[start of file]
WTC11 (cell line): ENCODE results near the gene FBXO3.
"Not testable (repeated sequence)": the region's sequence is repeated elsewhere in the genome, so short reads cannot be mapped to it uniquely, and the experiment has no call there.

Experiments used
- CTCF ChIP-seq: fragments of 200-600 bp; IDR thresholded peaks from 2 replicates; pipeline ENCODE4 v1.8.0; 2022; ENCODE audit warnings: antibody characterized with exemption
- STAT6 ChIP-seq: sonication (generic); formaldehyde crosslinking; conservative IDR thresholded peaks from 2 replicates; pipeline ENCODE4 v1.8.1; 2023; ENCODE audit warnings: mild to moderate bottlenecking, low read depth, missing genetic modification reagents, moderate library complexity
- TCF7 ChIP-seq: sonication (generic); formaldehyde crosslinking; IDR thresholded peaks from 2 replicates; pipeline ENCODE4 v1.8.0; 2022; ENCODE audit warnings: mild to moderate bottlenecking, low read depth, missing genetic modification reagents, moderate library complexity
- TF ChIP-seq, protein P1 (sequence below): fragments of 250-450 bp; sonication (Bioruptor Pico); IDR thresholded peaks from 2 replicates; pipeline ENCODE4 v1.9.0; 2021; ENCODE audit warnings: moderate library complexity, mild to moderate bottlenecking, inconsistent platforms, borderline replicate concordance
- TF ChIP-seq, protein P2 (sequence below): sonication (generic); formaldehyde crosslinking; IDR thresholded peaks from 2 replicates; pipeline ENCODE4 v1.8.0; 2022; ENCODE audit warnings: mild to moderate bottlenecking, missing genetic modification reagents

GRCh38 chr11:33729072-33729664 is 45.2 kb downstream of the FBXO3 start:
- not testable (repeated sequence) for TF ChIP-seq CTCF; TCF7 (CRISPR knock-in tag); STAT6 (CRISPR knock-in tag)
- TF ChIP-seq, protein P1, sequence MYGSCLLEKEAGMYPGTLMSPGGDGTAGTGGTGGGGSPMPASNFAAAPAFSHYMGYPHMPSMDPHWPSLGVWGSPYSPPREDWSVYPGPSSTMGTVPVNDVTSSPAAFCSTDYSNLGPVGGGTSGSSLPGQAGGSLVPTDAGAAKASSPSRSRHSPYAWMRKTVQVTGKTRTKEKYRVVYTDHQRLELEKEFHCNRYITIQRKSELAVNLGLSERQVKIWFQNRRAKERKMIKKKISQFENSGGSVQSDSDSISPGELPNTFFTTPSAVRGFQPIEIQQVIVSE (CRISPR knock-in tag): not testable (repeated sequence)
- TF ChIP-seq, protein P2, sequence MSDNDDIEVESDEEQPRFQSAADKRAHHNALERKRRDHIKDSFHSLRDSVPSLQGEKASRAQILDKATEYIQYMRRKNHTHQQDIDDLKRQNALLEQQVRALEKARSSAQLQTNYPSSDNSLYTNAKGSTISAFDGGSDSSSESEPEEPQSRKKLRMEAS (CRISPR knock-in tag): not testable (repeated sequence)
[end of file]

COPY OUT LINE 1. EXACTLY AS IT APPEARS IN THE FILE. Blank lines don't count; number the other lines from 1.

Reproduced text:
WTC11 (cell line): ENCODE results near the gene FBXO3.